exploration of, on the one hand, the desire for freedom and, on the other hand, a sense of obligation and connection to other people. Somehow we must maintain a balance between freedom and obligation.

MS: That’s the tension between American culture and Asian culture?

JS: It is and it isn’t. We Americans are often surprised at how traditionalist
and constrained we really are. We love to believe that we are the freest people on earth. In many ways, the marketplace, the radical nature of capitalis m makes that, in a very large sense, true. However, it doesn’t mean that we have freed ourselves of the laws of historical or emotional gravity. I think that was what Ice Storm was about: the sense that here’s freedom. Here’s all the freedom you want, and by the way, little did you know, you still needed some kind of connection. You just didn’t know what it was.

MS: It seemed to me that Crouching Tiger ultimately champions compassion
and decency over martial strength.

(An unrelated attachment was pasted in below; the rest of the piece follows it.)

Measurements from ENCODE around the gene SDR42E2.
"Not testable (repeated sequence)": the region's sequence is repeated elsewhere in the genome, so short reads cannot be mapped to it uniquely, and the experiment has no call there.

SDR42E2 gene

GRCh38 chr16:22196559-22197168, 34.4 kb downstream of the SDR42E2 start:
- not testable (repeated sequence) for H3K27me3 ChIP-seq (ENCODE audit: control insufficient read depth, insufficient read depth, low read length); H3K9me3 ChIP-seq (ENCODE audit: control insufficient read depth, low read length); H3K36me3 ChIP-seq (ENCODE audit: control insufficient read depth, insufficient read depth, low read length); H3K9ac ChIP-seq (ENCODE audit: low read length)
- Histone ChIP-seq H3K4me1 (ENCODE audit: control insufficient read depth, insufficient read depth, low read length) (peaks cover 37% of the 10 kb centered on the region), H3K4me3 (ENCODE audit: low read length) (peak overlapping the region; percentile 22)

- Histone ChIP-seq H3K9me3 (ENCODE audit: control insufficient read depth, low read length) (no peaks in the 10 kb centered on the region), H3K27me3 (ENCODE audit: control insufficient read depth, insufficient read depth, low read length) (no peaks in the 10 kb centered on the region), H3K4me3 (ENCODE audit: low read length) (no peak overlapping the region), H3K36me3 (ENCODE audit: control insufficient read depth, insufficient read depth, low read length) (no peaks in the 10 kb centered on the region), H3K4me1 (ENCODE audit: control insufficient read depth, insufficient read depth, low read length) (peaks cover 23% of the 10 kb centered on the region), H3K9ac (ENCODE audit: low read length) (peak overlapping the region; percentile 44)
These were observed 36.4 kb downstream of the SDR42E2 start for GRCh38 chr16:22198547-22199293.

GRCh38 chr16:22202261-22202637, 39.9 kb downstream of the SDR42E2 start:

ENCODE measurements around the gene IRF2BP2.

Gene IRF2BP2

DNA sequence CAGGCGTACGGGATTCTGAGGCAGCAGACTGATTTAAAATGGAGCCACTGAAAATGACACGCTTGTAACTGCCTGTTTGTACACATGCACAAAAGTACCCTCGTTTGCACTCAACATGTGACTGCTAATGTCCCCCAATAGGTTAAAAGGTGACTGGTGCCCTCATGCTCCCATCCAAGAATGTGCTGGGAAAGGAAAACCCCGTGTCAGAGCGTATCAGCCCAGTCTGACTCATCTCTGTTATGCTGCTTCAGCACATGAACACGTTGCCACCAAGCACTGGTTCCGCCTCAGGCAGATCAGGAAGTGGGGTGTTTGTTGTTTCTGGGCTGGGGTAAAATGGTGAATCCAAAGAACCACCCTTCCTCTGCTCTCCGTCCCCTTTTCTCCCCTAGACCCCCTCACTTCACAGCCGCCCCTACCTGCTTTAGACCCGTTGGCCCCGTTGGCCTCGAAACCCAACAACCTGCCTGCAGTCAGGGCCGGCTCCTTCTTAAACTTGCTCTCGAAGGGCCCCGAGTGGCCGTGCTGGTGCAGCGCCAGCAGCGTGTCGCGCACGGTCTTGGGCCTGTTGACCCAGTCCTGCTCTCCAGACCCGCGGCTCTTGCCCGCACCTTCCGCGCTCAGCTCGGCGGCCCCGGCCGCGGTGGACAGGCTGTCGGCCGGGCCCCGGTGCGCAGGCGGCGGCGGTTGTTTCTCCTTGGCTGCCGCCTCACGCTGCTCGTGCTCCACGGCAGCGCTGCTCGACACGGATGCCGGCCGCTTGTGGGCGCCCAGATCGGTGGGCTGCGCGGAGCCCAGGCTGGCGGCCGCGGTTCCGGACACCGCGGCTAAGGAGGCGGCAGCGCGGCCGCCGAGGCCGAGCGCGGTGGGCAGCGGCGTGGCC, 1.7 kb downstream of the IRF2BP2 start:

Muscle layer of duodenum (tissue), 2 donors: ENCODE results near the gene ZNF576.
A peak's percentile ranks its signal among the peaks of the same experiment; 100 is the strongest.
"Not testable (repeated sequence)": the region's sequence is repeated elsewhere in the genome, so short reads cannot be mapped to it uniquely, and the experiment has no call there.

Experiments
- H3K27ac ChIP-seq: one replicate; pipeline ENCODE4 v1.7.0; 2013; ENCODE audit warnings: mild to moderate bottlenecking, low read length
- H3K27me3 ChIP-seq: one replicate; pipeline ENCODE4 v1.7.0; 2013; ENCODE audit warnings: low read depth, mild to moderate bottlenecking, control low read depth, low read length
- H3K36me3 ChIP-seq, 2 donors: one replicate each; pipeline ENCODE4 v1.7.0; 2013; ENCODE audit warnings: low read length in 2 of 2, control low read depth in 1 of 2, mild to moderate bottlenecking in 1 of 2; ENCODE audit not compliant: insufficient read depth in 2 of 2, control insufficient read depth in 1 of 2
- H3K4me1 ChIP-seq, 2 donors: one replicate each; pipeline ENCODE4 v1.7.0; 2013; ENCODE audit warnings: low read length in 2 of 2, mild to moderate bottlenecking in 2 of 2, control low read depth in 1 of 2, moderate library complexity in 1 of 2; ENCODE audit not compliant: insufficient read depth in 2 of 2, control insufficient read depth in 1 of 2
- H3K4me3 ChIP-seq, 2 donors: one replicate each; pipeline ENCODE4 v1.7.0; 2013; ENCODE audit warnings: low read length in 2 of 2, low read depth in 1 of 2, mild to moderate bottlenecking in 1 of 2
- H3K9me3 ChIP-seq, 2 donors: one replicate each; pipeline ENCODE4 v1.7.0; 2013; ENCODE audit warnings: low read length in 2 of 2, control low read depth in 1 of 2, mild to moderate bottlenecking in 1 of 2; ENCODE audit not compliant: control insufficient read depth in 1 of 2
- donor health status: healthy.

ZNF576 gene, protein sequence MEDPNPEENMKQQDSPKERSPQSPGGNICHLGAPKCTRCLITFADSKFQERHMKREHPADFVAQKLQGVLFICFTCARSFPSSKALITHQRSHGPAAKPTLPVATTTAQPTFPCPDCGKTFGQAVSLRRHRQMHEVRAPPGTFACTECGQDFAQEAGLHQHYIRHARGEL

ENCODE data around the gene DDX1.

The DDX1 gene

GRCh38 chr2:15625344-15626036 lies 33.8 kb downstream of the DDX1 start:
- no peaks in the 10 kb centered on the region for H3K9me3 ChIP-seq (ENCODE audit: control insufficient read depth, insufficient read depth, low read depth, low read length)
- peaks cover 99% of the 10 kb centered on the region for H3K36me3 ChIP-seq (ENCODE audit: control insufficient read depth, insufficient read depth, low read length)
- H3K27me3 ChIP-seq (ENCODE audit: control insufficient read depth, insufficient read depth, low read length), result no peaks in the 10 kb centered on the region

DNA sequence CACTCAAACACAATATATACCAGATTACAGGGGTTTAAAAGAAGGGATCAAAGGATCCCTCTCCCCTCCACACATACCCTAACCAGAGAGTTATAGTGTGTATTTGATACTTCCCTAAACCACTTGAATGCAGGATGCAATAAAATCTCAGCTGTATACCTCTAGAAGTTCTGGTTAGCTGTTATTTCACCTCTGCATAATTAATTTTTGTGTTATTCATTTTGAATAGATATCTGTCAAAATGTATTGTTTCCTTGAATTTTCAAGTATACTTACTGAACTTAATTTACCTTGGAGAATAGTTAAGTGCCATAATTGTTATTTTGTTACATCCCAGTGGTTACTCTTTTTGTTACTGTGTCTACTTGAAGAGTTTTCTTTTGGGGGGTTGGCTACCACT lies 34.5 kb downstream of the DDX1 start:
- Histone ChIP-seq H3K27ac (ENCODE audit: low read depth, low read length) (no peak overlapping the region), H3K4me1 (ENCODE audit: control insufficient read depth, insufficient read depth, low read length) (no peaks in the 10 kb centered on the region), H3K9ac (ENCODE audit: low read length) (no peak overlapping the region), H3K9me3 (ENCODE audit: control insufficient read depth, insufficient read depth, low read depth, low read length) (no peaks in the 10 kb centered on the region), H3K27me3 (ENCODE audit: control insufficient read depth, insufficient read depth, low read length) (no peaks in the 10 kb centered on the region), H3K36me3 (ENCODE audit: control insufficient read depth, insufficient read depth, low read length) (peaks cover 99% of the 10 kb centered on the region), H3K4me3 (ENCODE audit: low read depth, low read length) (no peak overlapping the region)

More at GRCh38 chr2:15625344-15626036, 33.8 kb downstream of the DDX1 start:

JS: That’s right.

MS: I think that’s different than other martial arts genre movies. It redefines
power as personal empowerment.

JS: That’s exactly right. As chi, in fact. As energy. As an inner energy.

MS: When Zhang Ziyi makes the leap of faith at the end, where does she go?

JS: She’s obviously going into the sequel. [We laugh.] I’m happy to say
I don’t know. Again, this was an area that was quite scary because, for western audiences, open endings, or so-called ambiguous endings, can often be real turn-offs. At the same time, what I said to Ang was that I wanted an ending to this movie that was “narratively open but emotionally satisfying.”

MS: The teacher relationship was a very important relationship that was
not fulfilled.

JS: You just picked up on something that dominated the response to the film
in the East. In Asia they understood that to be almost a revolutionary gesture in terms of the genre. The interjection of the female student and the male master… that relationship and how she, in a way, was teaching him some things too… and his desire to teach her… all that stuff was quite revolutio nary.

MS: Were you surprised that it’s doing so well?

JS: I had hoped for it to have this kind of success. I don’t want to sound